In my years studying at the University of Westminster I have been repeatedly asked to reflect and ponder upon the crucial topic of sustainability and the importance that this subject has gained over the past couple of years. As University students in London, we are constantly encouraged to buy products such as beverages and food items which are all packaged in disposable wrappers and packaging. This can seem irrelevant if we think about it individually but it could have a substantial negative impact on our environment and planet when we consider the amount of waste that it would create in the long run.

The University of Westminster promotes items such as water flasks and reusable coffee cups to decrease the number of plastic bottles or beverage cups used daily. Furthermore, as students, we are encouraged to make use of features such as the water refilling stations on campus to further reduce the use of disposable bottles and promote the usage of reusable bottles instead. Sustainability, however, is not a topic to only be concerned about on campus, it is rather a subject that should be on our minds throughout our day to help us make the best possible decision for our own future and the environment we live in.

A Sneak Peek into a Wider Issue

While the education sector generates nearly 700,000 tonnes of waste per year, universities generate approximately 250,000 tonnes. Although greater issues regarding sustainability arise when this waste is not disposed in the appropriate manner, it is still important to reduce the amount of waste in the first place and find better ways to reuse and recycle where possible.

As an example of this, universities generate a large amount of paper waste. Excessive printing, photocopying, and unnecessary paper use, such as printing lecture notes, can all contribute to this. Furthermore, many universities receive a large volume of paper-based mail and documents that are often discarded. Campuses, halls, and administration offices also accumulate a lot of plastic waste. Water bottles, food packaging, straws, stirrers, plastic grocery bags, and even plastic at campus events, parties, and conferences such as cups, utensils, and plates are examples.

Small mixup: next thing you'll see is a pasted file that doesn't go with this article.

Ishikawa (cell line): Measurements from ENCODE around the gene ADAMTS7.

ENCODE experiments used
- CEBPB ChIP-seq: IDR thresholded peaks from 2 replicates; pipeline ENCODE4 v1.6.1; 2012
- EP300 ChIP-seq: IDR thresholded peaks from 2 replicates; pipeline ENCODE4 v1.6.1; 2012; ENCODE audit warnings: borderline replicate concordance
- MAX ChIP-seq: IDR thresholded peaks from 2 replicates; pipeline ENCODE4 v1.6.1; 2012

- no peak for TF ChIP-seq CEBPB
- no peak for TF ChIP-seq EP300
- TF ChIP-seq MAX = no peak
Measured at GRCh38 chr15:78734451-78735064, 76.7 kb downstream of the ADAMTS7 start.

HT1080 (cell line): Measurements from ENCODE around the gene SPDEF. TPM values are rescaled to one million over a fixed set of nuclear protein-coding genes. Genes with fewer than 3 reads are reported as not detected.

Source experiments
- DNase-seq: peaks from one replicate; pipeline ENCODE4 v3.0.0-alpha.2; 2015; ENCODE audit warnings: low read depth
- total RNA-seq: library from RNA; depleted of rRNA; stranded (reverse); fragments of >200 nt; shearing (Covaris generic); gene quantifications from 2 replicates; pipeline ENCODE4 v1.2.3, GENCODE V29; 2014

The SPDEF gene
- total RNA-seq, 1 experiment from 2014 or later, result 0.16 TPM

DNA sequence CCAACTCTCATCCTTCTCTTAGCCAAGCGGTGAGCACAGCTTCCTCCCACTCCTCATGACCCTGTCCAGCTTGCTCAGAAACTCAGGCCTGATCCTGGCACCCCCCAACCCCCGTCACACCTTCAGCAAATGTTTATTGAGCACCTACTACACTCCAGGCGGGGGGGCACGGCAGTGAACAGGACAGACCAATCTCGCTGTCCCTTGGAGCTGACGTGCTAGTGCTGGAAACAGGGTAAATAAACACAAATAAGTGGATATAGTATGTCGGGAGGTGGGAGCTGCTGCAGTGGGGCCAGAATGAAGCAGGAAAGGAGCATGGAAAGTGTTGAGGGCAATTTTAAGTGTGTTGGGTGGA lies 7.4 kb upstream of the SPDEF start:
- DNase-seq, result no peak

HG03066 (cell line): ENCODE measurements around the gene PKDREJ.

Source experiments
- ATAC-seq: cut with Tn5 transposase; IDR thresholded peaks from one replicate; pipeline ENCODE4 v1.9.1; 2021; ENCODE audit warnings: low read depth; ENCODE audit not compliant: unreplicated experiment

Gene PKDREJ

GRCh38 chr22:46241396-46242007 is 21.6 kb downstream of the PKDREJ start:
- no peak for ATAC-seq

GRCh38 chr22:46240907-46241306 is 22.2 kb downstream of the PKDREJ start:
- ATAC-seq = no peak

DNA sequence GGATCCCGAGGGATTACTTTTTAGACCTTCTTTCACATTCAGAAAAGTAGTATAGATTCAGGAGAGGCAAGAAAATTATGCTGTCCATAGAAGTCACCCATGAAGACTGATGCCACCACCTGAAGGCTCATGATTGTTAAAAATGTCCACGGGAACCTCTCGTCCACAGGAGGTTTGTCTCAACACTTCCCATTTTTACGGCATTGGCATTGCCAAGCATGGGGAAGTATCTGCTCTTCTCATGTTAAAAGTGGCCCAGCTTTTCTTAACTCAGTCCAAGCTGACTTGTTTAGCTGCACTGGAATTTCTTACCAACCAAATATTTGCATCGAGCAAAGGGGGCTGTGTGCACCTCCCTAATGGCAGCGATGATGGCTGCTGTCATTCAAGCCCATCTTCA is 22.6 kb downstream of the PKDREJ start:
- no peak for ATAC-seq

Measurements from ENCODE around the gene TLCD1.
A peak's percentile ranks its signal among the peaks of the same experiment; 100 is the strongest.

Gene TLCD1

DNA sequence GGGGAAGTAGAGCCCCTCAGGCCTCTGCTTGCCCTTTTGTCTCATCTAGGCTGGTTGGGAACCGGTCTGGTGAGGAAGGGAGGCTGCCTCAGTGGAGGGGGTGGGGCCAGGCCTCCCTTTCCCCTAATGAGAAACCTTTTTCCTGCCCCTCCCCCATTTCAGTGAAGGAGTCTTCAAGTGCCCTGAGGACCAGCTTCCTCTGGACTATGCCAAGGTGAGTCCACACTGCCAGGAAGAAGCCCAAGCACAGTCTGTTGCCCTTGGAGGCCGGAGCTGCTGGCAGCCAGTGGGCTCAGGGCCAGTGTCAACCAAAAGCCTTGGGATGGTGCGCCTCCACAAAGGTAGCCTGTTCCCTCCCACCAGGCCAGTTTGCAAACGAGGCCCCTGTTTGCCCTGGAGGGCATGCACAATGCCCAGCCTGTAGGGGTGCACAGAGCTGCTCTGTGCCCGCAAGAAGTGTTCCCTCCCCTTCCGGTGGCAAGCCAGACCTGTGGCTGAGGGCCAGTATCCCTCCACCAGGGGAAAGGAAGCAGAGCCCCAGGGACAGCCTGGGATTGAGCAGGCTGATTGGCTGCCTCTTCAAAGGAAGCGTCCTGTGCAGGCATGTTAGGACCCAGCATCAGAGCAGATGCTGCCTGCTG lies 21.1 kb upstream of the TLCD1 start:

In 2021 the average person was estimated to produce around 413kg of waste, amounting to almost 28 million tonnes of household waste in that year alone, of which only 45% was recycled. More specifically, 14 billion plastic bottles are used each year in the UK, that is the result of approximately 38 billion plastic bottles per day. These numbers are highly concerning when multiplied over the years and for this reason it is crucial that we all do what little we can individually to limit the damage as much as we possibly can.

Beyond Graduation: Passing on the Sustainable Legacy

It is essential for us students to remember that sustainability is not only a topic to take into consideration for university assignments and course work, it’s rather a real life matter, for which our planet pays the consequences of our actions, therefore it needs to be acknowledged outside of the campus setting as well.

You now may be wondering what you can do as an individual to reduce your waste production.

  • Well, firstly reduce the use of single use plastics or disposables.

Consider using water flasks instead of single use plastic water bottles.

  • Buy products which are reusable or have refillable packaging.

Invest in products like Wild deodorant or Duracell rechargeable batteries.

  • Carry reusable shopping bags to avoid buying single use plastic bags for both your shopping and your groceries.
  • Carry reusable cups for your on-the-go beverages.

Think of investing in reusable cups for your daily dose of tea or coffee.

  • Avoid impulsive Buys.

Think about your choices carefully and consider alternatives where appropriate.

In conclusion…

Universities can act as positive change agents by incorporating sustainability into their academic practices. But it’s not all just about reducing the campus footprint; it’s also about preparing the next generation for a life of accountability and innovation. We can lead the way for a brighter, more sustainable future by working together to implement academic sustainability initiatives.


Hills. (2024). Waste management in Universities. Available from: [Accessed 4th January 2024]